Leadbetter and his colleagues proposed to the DOE Joint Genome Institute (JGI) that the gut community of the Costa Rican termite Nasutitermes be examined because it is abundant and it plays significant roles in the wood degradation that helps to renew ecosystems. Leadbetter joined forces with collaborators at JGI, Verenium Corporation's San Diego facilities, and INBio, the National Biodiversity Institute of Costa Rica. They sequenced and analyzed more than 80,000 genes encoded by many of the hindgut bacteria species. "This was a fairly risky project when we proposed it," says Leadbetter, because "in these abundant tropical termites, there was no compelling evidence that these microbes play direct roles in cellulose degradation."

When the results started coming in, "we all breathed a big sigh of relief, because it turned out to be a gold mine in there," Leadbetter says. They found nearly 1,000 genes that underlie roles in breaking down two of wood's main components, cellulose and xylan, into their component sugars. The degradation of cellulose and xylan requires an arsenal of enzymes because of the huge diversity of biochemical bonds in wood. "This isn't some soft paper or grass we're talking about," says Leadbetter. "It's a hard substrate." Wood is made of three tightly intertwined compounds; taking it apart is a challenge, and termites are among the few known animals that can do it.

Leadbetter and his colleagues hope to eventually uncover exactly how each gene is involved in degrading wood, and where the energy the termite derives from the wood goes. This has recently become a focus of interest for those interested in developing an effective, industrial method to convert wood into ethanol. The challenge lies in events at the start of the process, like those involved in breaking down cellulose and xylan. Leadbetter and his colleagues believe that by investigating the genes that underlie these primary reactions, better ways of manufacturing biofuel can eventually be developed.

The study also identified nearly 100 different species of bacteria called spirochetes that belong to the genus Treponema. This membership makes them closely related to the bacterium that causes syphilis and to other spirochetes implicated in Lyme disease and gum disease. In termites, though, the findings show that these spirochetes actually benefit the health of their hosts. The genome sequencing also showed that the spirochetes are active in processes that generate hydrogen, an energy-rich gas, from wood. Certain genes also indicate that gut spirochetes can essentially taste or smell hydrogen and will swim either to or from its sources in the gut. In general, Leadbetter says, it looks like "these bacteria differ from those that dominate the gut tracts of humans and other mammals in their broad capacity to swim in response to diverse chemical stimuli. This behavior may be relevant to effective wood degradation."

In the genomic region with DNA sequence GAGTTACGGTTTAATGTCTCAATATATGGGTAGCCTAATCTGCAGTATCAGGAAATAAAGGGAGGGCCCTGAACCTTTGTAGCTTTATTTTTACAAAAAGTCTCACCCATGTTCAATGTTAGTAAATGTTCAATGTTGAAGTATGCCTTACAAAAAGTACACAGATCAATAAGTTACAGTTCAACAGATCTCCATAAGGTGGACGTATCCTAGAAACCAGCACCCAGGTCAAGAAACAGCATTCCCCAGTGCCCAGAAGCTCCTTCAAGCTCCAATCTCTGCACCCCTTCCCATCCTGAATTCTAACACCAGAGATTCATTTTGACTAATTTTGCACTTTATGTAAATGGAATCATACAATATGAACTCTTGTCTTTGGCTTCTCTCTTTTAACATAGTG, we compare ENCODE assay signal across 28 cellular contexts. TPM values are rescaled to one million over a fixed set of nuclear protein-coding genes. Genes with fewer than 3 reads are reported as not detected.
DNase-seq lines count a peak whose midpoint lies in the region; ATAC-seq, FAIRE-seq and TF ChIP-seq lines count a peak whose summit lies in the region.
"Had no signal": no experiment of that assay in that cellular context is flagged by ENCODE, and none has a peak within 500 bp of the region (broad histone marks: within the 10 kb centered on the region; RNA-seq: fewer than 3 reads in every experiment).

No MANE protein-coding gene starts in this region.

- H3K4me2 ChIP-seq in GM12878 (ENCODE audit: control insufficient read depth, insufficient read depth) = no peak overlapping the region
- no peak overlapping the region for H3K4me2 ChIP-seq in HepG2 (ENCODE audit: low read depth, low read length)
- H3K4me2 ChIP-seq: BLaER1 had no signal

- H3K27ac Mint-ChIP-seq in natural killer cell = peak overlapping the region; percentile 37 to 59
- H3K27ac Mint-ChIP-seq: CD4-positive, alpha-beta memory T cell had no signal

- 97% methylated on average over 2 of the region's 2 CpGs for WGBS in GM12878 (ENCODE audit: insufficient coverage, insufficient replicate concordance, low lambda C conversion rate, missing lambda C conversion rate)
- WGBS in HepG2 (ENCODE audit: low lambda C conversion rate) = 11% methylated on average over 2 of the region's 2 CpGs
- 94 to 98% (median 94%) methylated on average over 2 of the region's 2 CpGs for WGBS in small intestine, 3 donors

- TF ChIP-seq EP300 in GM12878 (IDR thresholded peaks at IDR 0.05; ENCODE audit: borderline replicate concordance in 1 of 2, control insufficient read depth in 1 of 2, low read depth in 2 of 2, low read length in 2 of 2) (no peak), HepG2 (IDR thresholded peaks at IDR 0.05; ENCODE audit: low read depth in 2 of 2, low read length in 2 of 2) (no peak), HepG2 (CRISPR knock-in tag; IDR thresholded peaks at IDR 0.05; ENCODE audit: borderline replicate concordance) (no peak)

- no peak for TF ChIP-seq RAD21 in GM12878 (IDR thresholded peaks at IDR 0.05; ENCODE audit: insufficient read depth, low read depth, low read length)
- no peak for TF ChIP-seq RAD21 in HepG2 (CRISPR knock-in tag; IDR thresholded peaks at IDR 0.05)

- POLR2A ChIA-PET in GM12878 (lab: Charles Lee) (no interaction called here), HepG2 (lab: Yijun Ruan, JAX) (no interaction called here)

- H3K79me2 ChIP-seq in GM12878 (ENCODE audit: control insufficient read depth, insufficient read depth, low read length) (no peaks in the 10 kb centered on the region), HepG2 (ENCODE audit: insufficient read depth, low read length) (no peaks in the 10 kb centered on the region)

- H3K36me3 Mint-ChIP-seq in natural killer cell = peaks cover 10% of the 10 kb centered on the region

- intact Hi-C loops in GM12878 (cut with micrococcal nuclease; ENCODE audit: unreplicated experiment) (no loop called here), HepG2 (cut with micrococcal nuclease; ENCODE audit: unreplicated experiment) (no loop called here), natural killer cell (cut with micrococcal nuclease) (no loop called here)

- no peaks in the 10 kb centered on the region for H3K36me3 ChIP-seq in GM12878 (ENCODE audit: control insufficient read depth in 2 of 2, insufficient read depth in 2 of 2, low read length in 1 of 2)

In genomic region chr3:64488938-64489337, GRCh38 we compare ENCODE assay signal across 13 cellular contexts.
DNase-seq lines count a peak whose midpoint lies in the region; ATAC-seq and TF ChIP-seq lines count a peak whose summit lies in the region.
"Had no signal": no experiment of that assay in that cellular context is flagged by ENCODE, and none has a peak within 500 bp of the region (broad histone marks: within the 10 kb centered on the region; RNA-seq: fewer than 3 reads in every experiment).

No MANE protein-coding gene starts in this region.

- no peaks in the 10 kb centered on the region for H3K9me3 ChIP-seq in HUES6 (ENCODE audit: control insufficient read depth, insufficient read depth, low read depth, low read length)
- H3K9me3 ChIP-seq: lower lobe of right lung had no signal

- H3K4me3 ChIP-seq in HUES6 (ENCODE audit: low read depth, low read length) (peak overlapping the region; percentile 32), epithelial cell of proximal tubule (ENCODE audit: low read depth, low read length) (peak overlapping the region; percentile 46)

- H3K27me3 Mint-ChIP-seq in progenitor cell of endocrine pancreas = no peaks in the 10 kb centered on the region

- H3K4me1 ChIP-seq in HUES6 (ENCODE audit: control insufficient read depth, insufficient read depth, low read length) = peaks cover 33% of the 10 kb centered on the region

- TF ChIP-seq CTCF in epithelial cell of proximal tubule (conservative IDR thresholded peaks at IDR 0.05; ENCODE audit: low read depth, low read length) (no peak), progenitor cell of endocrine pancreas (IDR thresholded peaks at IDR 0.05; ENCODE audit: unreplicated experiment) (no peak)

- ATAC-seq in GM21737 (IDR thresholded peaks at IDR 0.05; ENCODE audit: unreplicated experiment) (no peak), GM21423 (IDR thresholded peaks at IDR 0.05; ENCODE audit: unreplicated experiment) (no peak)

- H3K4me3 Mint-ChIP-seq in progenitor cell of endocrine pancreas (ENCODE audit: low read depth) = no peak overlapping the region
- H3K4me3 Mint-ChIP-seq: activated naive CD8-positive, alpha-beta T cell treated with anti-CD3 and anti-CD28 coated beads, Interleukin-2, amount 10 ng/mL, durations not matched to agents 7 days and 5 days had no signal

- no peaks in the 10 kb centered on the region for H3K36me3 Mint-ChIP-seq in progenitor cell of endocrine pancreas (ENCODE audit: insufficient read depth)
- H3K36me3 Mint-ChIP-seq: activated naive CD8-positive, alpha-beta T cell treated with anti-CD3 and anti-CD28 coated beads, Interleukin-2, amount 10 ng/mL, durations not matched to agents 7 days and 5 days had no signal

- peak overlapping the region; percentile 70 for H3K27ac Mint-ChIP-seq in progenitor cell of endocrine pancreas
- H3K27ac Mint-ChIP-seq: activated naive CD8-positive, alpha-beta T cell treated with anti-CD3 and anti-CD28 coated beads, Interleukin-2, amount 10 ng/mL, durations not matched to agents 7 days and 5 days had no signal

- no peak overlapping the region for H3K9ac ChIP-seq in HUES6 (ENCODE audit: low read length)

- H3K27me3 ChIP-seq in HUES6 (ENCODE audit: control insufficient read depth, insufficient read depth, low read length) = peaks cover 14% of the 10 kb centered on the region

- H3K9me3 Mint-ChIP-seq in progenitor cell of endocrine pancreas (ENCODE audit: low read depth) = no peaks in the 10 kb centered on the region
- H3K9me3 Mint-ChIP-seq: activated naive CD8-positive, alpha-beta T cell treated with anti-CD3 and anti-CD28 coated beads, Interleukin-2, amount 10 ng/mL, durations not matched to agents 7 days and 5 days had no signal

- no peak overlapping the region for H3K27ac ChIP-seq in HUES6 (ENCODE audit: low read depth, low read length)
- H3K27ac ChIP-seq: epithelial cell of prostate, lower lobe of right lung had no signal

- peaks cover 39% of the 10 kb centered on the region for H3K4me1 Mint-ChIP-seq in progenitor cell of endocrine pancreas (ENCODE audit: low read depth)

Other Caltech authors of the paper are Eric Matson, a postdoctoral scholar in environmental science and engineering; Xinning Zhang, a graduate student in environmental science and engineering; and Elizabeth Ottesen, a graduate student in biology. Group leaders are Dan Robertson of Verenium Corporation, Phil Hugenholtz of the JGI, Giselle Tamayo of INBio, and Eric Mathur, formerly of Diversa (now at Synthetic Genomics).

Elisabeth Nadin

New Method of Studying Ancient Fossils Points to Carbon Dioxide As a Driver of Global Warming

PASADENA, Calif.—A team of American and Canadian scientists has devised a new way to study Earth's past climate by analyzing the chemical composition of ancient marine fossils. The first published tests with the method further support the view that atmospheric CO2 has contributed to dramatic climate variations in the past, and strengthen projections that human CO2 emissions could cause global warming.

In the current issue of the journal Nature, geologists and environmental scientists from the California Institute of Technology, the University of Ottawa, the Memorial University of Newfoundland, Brock University, and the Waquoit Bay National Estuarine Research Reserve report the results of a new method for determining the growth temperatures of carbonate fossils such as shells and corals. This method looks at the percentage of rare isotopes of oxygen and carbon that bond with each other rather than being randomly distributed through their mineral lattices.

Because these bonds between oxygen-18 and carbon-13 form in greater abundance at low temperatures and lesser abundance at higher temperatures, a precise measurement of their concentration in a carbonate fossil can quantify the temperature of seawater in which the organisms lived. By comparing this record of temperature change with previous estimates of past atmospheric CO2 concentrations, the study demonstrates a strong coupling of atmospheric temperatures and carbon dioxide concentrations across one of Earth's major environmental shifts.

According to Rosemarie Came, a postdoctoral scholar in geochemistry at Caltech and lead author of the article, only about 60 parts per million of the carbonate molecular groups that make up the mineral structures of carbonate fossils are a combination of both oxygen-18 and carbon-13, but the amount varies predictably with temperature. Therefore, knowing the age of the sample and how much of these exotic carbonate groups are present allows one to create a record of the planet's temperature through time.